But generally I probably prefer names that are just names, unless they actively inform the character’s place in their world. I think if everybody in Harry Potter had a name like Lupin’s — for the curious, basically Wolf O’Wolf — it would get old quick; those names often have something to say on a level beyond the direct narrative but they don’t always.
Ziah: That’s fair, but isn’t it kind of fun when you know a character’s name, but don’t know their power yet? Because there’s usually a clue to the power based in the music it’s referencing. AC/DC uses flame powers. Series 5 JoJo uses a stand called The Gold Experience that creates life, like the Prince album.
Claire: The names being clues doesn’t really work for me because on the one hand you say “usually”, i.e. not always. And the names are always musical references — the hinting scheme isn’t complete, so it seems tacked on and coincidental. And also, the so-called hints are so vague that they could easily just be coincidence, and I think that Araki uses that kind of iffy, faulty-link sort of “connection” in JoJo way too often.
Today I re-read the section towards the end in which Lisa Lisa describes JoJo as a “genius cheater”. That’s a big pointer to the core of my problem: nothing in this book has to make any sense, because whatever happens it can be “cleverly explained”. Araki can squirt out any old nonsense, and in the next chapter exactly the opposite of what seemed to happen will turn out to have happened instead, actually, with the impression given by the narrative being that this is good, because it means that JoJo did something cunning.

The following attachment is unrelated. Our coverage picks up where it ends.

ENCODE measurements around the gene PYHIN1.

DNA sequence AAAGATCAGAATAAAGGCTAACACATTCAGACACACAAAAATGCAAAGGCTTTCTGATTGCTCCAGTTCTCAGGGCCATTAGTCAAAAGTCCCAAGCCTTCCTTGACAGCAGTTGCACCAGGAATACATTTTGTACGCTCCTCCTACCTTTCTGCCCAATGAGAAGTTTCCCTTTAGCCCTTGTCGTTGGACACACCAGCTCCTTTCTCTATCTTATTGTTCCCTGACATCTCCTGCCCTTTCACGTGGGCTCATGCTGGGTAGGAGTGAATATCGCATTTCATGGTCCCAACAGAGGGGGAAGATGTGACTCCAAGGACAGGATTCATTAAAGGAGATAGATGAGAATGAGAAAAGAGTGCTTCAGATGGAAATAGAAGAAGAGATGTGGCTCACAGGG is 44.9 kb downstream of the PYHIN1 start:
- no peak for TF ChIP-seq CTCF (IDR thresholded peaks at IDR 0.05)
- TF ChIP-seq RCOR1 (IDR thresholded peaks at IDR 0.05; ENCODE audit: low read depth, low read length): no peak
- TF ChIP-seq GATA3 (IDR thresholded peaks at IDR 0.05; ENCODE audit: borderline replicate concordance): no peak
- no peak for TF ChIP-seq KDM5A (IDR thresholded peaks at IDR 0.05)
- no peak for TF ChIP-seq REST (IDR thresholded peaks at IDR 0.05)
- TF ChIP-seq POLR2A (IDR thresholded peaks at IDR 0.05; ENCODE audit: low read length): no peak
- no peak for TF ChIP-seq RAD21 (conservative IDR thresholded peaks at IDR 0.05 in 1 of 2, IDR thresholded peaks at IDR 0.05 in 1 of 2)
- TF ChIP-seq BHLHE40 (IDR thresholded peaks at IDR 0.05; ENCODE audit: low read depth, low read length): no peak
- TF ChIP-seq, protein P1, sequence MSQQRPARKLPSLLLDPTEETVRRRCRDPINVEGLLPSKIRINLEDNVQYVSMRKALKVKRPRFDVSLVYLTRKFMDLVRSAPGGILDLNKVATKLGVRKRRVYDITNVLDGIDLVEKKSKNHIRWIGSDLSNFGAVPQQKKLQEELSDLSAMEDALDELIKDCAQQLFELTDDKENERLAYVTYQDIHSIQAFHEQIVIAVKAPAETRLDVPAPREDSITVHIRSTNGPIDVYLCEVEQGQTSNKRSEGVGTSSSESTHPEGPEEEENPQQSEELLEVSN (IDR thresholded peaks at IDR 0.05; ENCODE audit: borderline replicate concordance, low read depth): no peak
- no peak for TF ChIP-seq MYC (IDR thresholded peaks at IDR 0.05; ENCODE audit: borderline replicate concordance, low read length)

He didn’t! It’s messy and frustrating and I find it very deflating, as a reader, because it doesn’t seem like the creator is either trying to communicate with me sincerely, or trusting me to pay attention to his work.
Ziah: Okay, well before we move on past the music references, that vagueness actually works really well for me, because if it was overly obvious or specific, it’d get really boring. A character in Series Four gets three variations of a Stand because it’s named after Echoes, which has three distinct parts to it, while Part Five has a Stand called Oasis, because… he can move through the ground like an oasis? It’s silly and vague, and I don’t think he’s really trying to establish anything more than a fun pattern, one which personally works for me pretty well.
As to your second point, isn’t that… kind of a really common storytelling device in weekly manga? It’s like the old Goosebumps books where every chapter ending is a cliffhanger, even if some of those cliffhangers turned out to be lies.
I feel like Battle Tendency is the most Shonen-y of the JoJo books, and that’s for good and for bad. The characterization, the progression of the story, the weekly storytelling are all going to get improved (we’ll argue next time about how much, but the improvement’s inarguable), but this is very much still a manga-ka finding his voice.